IMPEDIMENTS TO KNOWLEDGE SHARING: DETERMINANTS OF KNOWLEDGE LOST FOLLOWING REPATRIATION OF INTERNATIONAL STAFF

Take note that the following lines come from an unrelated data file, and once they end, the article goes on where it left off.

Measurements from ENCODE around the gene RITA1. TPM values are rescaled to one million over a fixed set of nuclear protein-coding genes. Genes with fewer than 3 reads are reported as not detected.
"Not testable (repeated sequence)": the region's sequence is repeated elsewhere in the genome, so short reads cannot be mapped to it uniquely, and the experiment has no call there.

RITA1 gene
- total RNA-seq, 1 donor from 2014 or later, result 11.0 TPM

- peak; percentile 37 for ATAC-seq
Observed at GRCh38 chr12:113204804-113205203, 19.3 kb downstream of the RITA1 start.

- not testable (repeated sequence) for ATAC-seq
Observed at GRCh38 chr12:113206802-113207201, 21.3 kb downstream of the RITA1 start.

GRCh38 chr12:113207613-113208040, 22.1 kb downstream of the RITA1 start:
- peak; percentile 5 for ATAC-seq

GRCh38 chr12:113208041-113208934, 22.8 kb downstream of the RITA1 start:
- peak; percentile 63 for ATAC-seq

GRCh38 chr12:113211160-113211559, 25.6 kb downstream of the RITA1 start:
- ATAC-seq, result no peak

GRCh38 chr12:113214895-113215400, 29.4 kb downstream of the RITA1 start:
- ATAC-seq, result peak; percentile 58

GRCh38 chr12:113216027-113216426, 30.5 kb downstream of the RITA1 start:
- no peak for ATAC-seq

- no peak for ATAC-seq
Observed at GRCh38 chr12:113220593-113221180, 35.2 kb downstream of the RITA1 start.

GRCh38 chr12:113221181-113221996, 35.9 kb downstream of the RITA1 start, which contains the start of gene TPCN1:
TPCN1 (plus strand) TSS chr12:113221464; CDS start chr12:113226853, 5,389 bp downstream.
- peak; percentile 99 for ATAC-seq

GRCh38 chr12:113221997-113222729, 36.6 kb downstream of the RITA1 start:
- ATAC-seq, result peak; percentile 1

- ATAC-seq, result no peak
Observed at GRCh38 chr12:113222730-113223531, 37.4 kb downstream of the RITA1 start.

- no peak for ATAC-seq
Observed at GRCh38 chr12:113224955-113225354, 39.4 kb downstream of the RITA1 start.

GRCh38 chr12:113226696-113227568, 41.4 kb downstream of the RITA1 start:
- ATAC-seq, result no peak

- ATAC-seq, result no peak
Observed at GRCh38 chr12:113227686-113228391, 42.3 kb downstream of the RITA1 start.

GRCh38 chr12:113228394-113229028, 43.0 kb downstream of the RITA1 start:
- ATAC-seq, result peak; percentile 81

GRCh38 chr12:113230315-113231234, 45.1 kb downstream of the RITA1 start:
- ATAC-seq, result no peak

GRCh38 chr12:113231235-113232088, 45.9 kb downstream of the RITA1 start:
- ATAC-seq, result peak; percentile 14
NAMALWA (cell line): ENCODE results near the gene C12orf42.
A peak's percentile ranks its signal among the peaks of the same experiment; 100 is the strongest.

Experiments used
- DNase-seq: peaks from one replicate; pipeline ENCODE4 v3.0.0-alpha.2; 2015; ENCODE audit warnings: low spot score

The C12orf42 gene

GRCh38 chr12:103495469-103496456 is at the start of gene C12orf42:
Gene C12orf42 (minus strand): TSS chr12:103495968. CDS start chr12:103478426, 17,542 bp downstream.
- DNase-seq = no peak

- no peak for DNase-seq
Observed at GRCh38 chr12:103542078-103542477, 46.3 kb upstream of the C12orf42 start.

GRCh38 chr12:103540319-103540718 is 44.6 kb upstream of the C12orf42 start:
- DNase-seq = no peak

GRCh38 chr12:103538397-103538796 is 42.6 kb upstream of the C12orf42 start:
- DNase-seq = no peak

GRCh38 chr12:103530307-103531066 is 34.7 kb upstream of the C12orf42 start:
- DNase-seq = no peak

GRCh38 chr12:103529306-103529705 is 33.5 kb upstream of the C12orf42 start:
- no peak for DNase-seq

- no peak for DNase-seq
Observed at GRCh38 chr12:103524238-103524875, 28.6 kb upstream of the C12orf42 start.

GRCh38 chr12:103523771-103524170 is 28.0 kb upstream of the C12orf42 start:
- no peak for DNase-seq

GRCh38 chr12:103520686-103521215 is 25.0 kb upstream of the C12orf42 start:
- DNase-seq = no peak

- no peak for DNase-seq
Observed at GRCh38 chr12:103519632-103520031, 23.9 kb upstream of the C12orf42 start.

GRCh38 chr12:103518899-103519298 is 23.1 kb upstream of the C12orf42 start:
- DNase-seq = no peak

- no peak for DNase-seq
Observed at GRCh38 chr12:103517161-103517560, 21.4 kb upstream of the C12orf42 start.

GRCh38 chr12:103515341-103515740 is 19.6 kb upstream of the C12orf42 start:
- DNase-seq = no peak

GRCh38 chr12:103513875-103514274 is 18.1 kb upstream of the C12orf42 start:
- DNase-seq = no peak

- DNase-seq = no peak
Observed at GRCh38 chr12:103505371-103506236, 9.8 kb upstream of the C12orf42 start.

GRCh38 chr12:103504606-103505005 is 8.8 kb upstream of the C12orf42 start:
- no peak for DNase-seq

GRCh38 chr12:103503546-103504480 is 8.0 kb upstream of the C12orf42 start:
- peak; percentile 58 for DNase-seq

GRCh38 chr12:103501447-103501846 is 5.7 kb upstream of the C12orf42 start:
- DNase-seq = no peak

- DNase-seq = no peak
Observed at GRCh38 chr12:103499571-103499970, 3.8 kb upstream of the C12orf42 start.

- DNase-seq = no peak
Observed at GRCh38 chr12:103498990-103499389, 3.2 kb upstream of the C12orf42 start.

This paper seeks to study the degree to which organizations use their knowledge following repatriation and to explore whether or not there are any underlying hindrances to knowledge sharing from a people, process and systems perspective. The European Division and Developing Markets divisions, respectively headquartered in the United Kingdom (UK), of a corporate blue chip organization, formed the basis of a single case study. Altogether, eleven in-depth interviews were conducted with a cross-section of respondents including three Human Resource Consultants/Mobility Advisor, one Knowledge Manager and seven assignees who had successfully completed at least one international assignment. Consistent with current literature, the practical failures in the home country mentoring scheme appear to hinder repatriate knowledge sharing and transfer. Repatriates’ perception of a lack of ‘organizational’ value attached to their acquired knowledge and learning resulted in their withdrawal from freely sharing that ‘know-how’ and was thus shown to act as a disincentive to repatriate knowledge sharing and transfer. Findings underscore significant managerial implications for managing repatriate knowledge sharing within multinationals corporations. In particular, study challenges academia’s desire for operational business managers in MNCs to always think strategically about repatriate knowledge transfer and sharing given the ever present operational pressures and financial target objectives within the complex global environment.